Legal Information: New Hampshire


December 9, 2022

Can a grandparent or step-parent get visitation?

The judge can award reasonable visitation rights to a child’s step-parent if the judge believes that visitation is in the best interest of the child.1 If a grandparent petitions the court for visitation, the judge must consider the following factors when making this determination:

  1. whether such visitation would be in the best interest of the child;
  2. whether such visitation would interfere with any parent-child relationship or with a parent’s authority over the child;
  3. the nature of the relationship between the grandparent and the child, including but not limited to:
  4. the frequency of contact;
  5. whether the child has lived with the grandparent and for how long;  
  6. whether there is reasonable cause to believe that the child’s physical and emotional health would be endangered by having visitation or by not having visitation;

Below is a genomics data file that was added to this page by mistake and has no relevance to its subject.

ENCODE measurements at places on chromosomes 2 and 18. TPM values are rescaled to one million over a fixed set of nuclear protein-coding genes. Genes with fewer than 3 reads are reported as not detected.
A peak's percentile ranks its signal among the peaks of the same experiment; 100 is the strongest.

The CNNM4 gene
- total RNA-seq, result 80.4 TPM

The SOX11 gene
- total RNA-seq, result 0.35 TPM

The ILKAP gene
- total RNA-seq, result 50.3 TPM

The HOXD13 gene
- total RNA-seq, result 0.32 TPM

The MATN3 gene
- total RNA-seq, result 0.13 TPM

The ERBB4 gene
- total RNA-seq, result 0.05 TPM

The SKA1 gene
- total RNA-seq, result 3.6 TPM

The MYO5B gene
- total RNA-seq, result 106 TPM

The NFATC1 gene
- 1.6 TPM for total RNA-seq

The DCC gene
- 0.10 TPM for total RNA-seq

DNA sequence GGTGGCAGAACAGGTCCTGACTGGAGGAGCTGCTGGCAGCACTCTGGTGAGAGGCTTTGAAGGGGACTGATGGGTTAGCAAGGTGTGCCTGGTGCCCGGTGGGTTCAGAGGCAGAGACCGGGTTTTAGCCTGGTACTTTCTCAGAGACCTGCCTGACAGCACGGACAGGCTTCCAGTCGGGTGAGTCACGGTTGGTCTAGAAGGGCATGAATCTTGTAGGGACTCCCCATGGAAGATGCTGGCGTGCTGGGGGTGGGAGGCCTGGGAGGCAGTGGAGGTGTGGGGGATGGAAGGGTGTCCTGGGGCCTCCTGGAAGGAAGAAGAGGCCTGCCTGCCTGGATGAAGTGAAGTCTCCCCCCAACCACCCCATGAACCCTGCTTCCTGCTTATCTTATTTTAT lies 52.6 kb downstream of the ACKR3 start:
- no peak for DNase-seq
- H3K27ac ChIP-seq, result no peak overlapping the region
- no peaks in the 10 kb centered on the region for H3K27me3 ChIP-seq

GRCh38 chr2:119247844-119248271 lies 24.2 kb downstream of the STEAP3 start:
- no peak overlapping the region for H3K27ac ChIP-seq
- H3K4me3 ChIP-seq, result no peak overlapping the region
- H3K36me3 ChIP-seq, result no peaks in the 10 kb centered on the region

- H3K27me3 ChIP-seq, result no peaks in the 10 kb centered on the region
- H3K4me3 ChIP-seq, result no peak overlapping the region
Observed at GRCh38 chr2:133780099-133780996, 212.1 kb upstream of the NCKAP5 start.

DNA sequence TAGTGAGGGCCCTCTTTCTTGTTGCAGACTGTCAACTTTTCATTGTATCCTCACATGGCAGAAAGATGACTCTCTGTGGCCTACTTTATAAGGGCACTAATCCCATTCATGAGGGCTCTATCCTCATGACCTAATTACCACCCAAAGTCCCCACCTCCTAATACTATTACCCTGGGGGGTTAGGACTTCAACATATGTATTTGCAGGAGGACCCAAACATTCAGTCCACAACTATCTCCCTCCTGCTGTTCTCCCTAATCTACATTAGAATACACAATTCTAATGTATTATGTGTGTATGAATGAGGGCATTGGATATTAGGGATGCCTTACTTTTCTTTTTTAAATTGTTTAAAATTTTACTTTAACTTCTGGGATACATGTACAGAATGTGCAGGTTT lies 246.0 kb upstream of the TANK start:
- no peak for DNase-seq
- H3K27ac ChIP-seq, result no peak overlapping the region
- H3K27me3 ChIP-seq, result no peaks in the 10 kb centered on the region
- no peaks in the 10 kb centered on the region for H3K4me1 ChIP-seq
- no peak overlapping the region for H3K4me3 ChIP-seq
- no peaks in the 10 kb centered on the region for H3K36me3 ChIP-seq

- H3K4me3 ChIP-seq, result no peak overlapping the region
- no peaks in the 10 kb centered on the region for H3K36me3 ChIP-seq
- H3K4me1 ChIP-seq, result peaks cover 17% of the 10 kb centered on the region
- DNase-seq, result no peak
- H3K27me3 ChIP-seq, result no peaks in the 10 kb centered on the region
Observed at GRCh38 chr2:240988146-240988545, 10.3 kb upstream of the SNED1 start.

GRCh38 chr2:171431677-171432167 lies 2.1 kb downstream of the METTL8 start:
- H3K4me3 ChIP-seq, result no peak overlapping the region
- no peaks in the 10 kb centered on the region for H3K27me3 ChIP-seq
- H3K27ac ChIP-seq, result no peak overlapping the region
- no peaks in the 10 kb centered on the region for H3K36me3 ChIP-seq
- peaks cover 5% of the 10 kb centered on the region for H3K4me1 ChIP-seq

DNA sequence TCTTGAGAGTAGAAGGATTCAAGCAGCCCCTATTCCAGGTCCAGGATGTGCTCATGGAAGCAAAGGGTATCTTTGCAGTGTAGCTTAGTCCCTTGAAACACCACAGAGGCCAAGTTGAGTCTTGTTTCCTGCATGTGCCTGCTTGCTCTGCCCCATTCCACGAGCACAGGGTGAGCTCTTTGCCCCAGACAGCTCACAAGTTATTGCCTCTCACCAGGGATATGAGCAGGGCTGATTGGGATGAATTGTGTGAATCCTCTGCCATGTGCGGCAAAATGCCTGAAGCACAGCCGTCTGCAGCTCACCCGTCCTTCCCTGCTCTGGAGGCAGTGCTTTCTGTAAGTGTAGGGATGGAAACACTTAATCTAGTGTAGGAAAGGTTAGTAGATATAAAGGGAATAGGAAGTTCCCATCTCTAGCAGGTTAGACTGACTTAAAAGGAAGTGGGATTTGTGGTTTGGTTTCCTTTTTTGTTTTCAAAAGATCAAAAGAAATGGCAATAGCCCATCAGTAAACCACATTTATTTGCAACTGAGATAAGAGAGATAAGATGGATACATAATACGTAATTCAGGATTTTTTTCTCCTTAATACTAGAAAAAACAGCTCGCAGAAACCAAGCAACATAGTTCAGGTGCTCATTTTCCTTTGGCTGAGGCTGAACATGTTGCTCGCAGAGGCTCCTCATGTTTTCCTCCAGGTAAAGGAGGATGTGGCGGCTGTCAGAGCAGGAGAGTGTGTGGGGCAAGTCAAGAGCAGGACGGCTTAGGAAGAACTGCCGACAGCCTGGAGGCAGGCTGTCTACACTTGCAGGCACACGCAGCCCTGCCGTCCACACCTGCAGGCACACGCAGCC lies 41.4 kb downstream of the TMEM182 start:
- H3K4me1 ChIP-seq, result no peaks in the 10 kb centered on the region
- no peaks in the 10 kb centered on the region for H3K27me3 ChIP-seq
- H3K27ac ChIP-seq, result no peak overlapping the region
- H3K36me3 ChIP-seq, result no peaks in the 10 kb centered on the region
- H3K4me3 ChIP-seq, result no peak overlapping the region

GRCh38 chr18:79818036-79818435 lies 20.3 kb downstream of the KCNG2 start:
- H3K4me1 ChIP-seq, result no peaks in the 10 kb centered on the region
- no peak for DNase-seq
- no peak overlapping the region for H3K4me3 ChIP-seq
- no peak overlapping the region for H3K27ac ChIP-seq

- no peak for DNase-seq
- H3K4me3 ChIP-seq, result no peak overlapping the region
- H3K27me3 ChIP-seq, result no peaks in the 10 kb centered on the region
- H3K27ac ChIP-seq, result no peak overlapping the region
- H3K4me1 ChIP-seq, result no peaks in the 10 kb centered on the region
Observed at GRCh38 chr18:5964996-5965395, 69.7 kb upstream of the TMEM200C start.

7. the nature of the relationship between the grandparent and the child’s parent, including whether there is friction and the effect such friction would have on the child;
  8. the circumstances that resulted in the absence of a nuclear family, whether divorce, death, relinquishment or termination of parental rights, or other cause;
  9. the recommendation regarding visitation made by any guardian ad litem appointed for the child;
  10. any preference or wishes expressed by the child; and
  11. any other factors that the judge thinks are appropriate or relevant to the petition for visitation.2

1 N.H. Rev. Stat. § 461-A:6(V)
2 N.H. Rev. Stat. § 461-A:13(II)

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